If you have angina, you should note the patterns of your symptoms. For example, pay attention to what causes your chest pain, what it feels like, how long episodes usually last, and whether medication relieves your pain. Call for medical assistance if your angina episode symptoms change sharply. This is called unstable angina.

It is important to work with your health care provider to treat your underlying coronary artery disease, which causes angina. You need to control your existing risk factors: high blood pressure, cigarette smoking, high blood cholesterol levels, lack of exercise, excess weight, and a diet high in saturated fat. Taking you medications as your health care provider directs is an important part of living with angina pectoris. If your provider prescribes nitroglycerin, it important that you have it with you at all times and follow his or her directions for using it whenever you have an episode of angina.

When should I call my health care provider?

You should call your health care provider if:
  • Your angina symptoms become worse or you notice new symptoms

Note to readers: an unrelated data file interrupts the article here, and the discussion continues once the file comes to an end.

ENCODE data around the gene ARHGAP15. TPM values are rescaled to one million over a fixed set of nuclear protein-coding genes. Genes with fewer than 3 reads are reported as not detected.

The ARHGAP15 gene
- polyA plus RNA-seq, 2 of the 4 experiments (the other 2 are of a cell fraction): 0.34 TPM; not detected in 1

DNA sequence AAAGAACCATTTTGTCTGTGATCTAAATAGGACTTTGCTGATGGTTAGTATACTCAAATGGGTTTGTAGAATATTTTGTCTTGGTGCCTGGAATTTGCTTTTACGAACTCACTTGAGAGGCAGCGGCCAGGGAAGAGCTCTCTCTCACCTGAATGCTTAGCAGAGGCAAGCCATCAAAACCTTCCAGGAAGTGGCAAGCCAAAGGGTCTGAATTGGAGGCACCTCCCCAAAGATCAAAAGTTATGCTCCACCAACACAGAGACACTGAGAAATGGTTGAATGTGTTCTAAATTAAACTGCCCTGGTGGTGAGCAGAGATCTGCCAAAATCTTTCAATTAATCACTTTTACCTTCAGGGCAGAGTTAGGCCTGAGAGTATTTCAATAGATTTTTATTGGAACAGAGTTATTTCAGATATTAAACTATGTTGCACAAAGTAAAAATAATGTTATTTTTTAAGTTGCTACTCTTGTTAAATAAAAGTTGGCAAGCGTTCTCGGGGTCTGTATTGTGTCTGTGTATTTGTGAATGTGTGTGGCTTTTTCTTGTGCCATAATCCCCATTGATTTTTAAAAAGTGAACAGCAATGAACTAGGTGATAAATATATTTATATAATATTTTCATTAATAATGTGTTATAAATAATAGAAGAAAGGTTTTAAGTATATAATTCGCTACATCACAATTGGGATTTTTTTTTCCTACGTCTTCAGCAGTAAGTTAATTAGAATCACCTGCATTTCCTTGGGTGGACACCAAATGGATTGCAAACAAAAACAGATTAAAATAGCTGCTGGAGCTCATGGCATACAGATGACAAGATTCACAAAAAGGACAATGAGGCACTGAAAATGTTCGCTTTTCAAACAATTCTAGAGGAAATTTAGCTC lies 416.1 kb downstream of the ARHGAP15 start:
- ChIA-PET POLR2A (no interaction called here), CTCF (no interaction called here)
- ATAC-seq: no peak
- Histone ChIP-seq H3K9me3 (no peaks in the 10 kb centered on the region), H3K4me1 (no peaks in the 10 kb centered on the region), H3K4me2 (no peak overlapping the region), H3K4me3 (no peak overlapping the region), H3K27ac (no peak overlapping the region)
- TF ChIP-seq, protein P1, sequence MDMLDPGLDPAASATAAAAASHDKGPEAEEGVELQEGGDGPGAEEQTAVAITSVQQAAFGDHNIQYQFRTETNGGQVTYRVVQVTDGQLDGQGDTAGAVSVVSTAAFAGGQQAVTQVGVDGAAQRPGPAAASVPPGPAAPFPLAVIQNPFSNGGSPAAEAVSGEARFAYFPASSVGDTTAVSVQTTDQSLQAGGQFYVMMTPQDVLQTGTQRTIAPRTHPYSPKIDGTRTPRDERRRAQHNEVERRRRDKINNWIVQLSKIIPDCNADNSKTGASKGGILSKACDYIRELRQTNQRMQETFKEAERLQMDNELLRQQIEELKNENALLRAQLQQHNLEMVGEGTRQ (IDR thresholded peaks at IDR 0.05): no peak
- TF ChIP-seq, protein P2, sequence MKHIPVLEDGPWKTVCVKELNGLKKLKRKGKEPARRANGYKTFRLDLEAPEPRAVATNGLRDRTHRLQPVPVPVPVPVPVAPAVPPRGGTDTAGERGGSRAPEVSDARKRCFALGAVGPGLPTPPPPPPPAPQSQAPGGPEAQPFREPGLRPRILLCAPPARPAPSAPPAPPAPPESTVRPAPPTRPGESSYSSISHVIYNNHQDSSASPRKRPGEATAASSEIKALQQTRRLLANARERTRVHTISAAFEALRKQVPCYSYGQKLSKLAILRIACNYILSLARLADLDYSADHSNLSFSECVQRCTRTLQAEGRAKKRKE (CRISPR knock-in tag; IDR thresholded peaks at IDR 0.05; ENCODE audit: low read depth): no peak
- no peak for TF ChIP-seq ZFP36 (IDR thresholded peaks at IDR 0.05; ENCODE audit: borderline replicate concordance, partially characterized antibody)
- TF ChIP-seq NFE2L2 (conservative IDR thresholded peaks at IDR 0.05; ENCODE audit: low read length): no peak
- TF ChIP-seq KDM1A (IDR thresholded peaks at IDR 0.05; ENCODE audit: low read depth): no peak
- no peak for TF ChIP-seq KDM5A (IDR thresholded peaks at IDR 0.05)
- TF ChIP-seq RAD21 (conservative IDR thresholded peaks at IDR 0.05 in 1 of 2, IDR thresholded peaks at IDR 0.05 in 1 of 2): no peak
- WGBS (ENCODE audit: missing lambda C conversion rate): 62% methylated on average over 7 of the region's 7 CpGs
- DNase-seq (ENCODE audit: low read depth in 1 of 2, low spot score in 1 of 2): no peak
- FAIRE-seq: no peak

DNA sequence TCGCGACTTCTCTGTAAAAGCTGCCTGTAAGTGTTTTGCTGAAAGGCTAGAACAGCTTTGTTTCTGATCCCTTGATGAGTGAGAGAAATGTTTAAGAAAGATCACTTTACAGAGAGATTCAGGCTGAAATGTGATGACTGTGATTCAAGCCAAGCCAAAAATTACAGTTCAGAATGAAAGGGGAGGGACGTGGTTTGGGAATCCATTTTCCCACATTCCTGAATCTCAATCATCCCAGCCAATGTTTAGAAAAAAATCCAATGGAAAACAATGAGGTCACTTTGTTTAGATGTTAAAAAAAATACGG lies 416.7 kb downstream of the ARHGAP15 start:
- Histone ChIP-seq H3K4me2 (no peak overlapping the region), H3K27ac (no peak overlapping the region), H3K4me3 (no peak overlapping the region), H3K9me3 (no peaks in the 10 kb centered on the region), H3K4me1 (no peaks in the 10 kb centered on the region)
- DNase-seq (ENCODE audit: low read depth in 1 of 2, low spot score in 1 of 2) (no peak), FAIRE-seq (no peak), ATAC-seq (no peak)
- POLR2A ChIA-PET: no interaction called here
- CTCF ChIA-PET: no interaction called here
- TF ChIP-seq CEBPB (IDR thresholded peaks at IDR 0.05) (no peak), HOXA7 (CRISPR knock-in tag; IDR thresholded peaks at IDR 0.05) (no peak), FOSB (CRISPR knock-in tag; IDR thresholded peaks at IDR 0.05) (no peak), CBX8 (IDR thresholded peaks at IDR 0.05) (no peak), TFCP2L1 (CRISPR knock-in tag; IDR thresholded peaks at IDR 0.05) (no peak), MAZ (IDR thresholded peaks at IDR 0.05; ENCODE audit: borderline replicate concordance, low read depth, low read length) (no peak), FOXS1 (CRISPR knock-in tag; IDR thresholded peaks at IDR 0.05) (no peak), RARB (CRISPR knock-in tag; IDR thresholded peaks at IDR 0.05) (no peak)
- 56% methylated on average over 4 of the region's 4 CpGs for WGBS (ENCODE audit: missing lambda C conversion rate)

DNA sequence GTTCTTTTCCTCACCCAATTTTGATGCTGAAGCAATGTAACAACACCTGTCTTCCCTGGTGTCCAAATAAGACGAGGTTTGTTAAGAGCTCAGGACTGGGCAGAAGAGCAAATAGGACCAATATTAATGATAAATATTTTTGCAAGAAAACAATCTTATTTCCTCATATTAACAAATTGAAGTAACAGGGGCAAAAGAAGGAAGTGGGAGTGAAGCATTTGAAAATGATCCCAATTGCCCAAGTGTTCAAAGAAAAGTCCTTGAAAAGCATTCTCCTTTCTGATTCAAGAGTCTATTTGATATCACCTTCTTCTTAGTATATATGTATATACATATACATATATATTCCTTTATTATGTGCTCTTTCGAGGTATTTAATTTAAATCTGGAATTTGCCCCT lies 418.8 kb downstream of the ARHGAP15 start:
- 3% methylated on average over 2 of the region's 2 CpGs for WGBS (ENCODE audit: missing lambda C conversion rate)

• You have side effects from your medications
  • If your pain lasts longer than usual or doesn’t go away even after treatment – in this case, you should call 911.

Key points

  • Angina pectoris (or simply angina) is recurring chest pain or discomfort that happens when some part of your heart does not receive enough blood and oxygen.
  • Angina is a symptom of coronary artery disease. This occurs when arteries that carry blood to your heart become narrowed and blocked, due to atherosclerosis or a blood clot.
  • Angina can present as a pressing, squeezing, or crushing pain in the chest under your breast bone or upper back, both arms, neck, or ear lobes. It may also include shortness of breath, weakness, and/or fatigue 
  • Nitroglycerin is the most common medication prescribe for angina
  • Managing angina includes managing high blood pressure, stopping cigarette smoking, reducing high blood cholesterol levels, decreasing your intake of high saturated fat diet, exercising, and losing weight

Next steps

Tips to help you get the most from a visit to your health care provider:

  • Before your visit, write down questions you want answered.
  • Bring someone with you to help you ask questions and remember what your provider tells you.
  • At the visit, write down the names of new medicines, treatments, or tests, and any new instructions your provider gives you.
  • If you have a follow-up appointment, write down the date, time, and purpose for that visit.
  • Know how you can contact your provider if you have questions.